Richard E. “Dick” Shelton (March 27, 1926 – May 3, 2018)
Interviewed once by a local writer about his wood and Plexiglas projects, Dick Shelton commented that he hoped to leave behind “a little bit of pretty” once he’d passed.
He was a child of the Great Depression—and he had the stories to prove it: eating watery beans, eating possum, eating nothing. At 17, Dick joined the Navy, saw duty in the Pacific during WWII, and came home with numerous tattoos to prove it. (“When you’re in the Navy you have to have muscles—or tattoos.”)
At 16 Dick met “the prettiest young lady” he had ever seen and on November 3, 1944 at age 18 he and Letha Burdette, who was 16, eloped. He was handsome in his sailor suit with the familiar white cap pushed back on his head. She was china doll perfect with her high cheek bones, shy smile, and almond eyes. There is a treasured family photo to prove it.
Dick and Letha took to heart the Biblical admonishment to “be fruitful and multiply.” The evidence here is eight children—“six girls and then two boys” he began explaining in his latter years.
Like many couples of that generation, Dick made the living, working at Vought Aircraft for over 35 years. He began as a trainee in the sheet metal department. Through the years he was adept at spotting design flaws that would create problems in actual production, and he was able to suggest more effective ways to move a project forward. Dick retired as supervisor of that department.
Like other wives of the time, Letha made a life on whatever income her husband earned, raising the children and developing friendships in the neighborhood and at the many Southern Baptist churches they attended and supported along the way.
As defining and financially rewarding as his work at Vought might have been, Dick preferred the freedom of retirement to smell the coffee and enjoy the roses. He learned to make his wife’s coffee and take it to her in bed, and he had ample time for carving roses in Plexiglas, a specialty he discovered as a young man. In addition, he learned magic with the scroll saw, creating intricate clocks and delicate calligraphy-type projects.
It would be mostly true to include the notion that at about this time Dick also began to familiarize himself and distinguish the blur of the eight faces who had grown up, moved away, and begun having children of their own—Elaine, Linda, Patty, Janice, Leta, Peggy, Daniel, and David. Training for this powerful new way of relating came at the playful hands of the sixteen grandchildren that he loved so easily and who loved him in return.
Letha commented on many occasions that for his whole life Dick had looked forward to being an old man—an accusation that he did not deny. They had enjoyed, and occasionally endured, almost 70 years of marriage when Letha passed in 2014. Added to this loss was the passing of sons Daniel in 2012 and David in 2015. Though he continued to take pleasure in many things—like bananas and “pig and chicken,” for breakfast—he never regained his former footing. “After Mama died, I couldn’t reinvent myself.”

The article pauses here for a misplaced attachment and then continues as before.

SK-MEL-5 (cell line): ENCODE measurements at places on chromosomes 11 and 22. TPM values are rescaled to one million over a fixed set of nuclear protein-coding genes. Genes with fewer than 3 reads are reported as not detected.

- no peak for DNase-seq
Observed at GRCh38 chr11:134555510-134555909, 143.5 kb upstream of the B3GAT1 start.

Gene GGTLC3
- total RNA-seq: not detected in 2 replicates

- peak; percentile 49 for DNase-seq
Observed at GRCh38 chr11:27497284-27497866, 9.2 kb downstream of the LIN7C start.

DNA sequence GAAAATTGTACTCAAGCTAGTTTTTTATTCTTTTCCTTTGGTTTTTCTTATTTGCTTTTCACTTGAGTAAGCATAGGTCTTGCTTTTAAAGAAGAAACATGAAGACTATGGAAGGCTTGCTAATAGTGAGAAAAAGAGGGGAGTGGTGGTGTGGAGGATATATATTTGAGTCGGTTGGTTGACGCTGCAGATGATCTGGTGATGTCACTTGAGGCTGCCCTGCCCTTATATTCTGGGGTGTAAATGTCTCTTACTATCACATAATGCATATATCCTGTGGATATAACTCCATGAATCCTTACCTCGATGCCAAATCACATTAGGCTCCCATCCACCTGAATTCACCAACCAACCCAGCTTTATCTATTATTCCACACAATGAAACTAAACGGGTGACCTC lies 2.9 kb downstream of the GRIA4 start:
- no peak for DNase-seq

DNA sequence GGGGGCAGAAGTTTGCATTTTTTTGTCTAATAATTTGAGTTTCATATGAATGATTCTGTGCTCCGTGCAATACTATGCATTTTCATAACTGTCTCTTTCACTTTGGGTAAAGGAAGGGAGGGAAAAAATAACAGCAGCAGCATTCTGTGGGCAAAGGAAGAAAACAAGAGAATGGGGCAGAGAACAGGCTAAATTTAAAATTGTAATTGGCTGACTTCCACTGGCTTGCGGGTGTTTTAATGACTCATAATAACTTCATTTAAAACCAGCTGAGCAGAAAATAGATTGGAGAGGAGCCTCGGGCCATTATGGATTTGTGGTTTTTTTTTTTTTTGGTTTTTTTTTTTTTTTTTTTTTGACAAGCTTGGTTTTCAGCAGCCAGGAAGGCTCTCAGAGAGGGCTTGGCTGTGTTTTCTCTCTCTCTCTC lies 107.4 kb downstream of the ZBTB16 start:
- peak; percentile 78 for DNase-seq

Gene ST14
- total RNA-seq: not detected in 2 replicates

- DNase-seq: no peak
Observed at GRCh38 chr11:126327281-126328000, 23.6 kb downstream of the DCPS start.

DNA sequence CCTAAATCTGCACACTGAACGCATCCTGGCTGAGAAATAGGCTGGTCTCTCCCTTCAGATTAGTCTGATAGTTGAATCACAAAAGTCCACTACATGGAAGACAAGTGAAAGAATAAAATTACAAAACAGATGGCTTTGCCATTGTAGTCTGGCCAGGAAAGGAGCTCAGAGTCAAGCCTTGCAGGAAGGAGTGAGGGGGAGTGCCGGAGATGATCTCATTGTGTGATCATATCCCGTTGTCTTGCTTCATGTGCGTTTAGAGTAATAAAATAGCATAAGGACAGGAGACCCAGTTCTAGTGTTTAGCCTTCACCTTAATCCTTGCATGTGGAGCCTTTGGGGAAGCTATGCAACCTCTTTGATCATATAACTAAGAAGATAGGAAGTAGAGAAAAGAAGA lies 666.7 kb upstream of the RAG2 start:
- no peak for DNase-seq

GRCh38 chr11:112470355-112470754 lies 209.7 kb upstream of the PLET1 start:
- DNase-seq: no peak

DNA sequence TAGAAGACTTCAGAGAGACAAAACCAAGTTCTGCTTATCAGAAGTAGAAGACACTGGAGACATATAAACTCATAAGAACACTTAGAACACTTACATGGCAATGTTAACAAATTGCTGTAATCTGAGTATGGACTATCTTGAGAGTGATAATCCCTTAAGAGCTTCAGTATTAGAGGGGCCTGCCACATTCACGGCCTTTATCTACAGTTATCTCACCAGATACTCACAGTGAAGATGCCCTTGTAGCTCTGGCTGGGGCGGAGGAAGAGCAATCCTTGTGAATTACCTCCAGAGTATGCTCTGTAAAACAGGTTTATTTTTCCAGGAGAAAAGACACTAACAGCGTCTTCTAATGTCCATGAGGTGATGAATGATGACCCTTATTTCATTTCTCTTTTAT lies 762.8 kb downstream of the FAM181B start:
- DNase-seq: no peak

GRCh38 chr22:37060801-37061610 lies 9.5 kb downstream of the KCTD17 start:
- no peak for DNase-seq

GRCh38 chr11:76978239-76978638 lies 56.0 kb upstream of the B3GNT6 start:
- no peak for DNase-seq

On Thursday morning, May 3, Dick’s family gathered around him, singing a little, crying some, and laughing a lot as they recalled special contributions that had made a difference in their lives—proof that he had, indeed, left his legacy of “a little bit of pretty.”
Memorial service Saturday, May 12, 2:00 PM, Pantego Lions Club building, 3535 Marathon Street, Pantego, Texas, 76013. Visitation and refreshments to follow until 5:00 PM.
In lieu of flowers, the family suggests donations to Mission Arlington. http://missionarlington.org/
Dick was preceded in death by his wife of almost 70 years, Nova Letha Burdette Shelton; sons Daniel Edward Shelton and David Paul Shelton of Arlington; sister Doris and husband Bunyan Hanks of Alvarado; and brother, Portlen Webb of Las Cruses, NM.
He is survived by six daughters and their spouses: Elaine and Jim Thornton of Arlington, Linda and Bob Klem of Euless, Patty and Eddie Chennault of Gainesville, Janice and Raymond Griffin of Burleson, Leta Leisure Parker and JW Parker of Canton, and Peggy and Charles Creasy of Arlington. Grandchildren and their mates: Connie and Michael Lattanzi, Kevin Thornton, Lesley and Cary Glover; Angie Perry, Kelli and Bobby Ennis; Chris and Amber Griffin, Kim and John Noblitt, Julie and Brent Prunty, William and Angie Leisure, Matthew and Kala Leisure, Chaz Creasy and Amanda White, Michael Creasy, Brad Creasy, Jordan Shelton, Alexandra Shelton, and Victoria Shelton. Great grandchildren: Rachel Lattanz, Alyssa and husband Brian Fox, Jonathan Lattanzi, Emma and Joshua Thornton, Emory and Eily Ennis, Justin and Jared Noblitt, Jake and Jack Perry, Garrett Glover, Sam and Clay Prunty, Savannah and Rylan Griffin, and Kaylee and Wesley Leisure.
He is also survived by four siblings and their spouses: Dixie and Garry Miller of Hewitt, Tommie and Peggy Shelton of Gatesville, Billy and Denise Shelton of Jacksonville, and Ronnie Webb of Mansfield.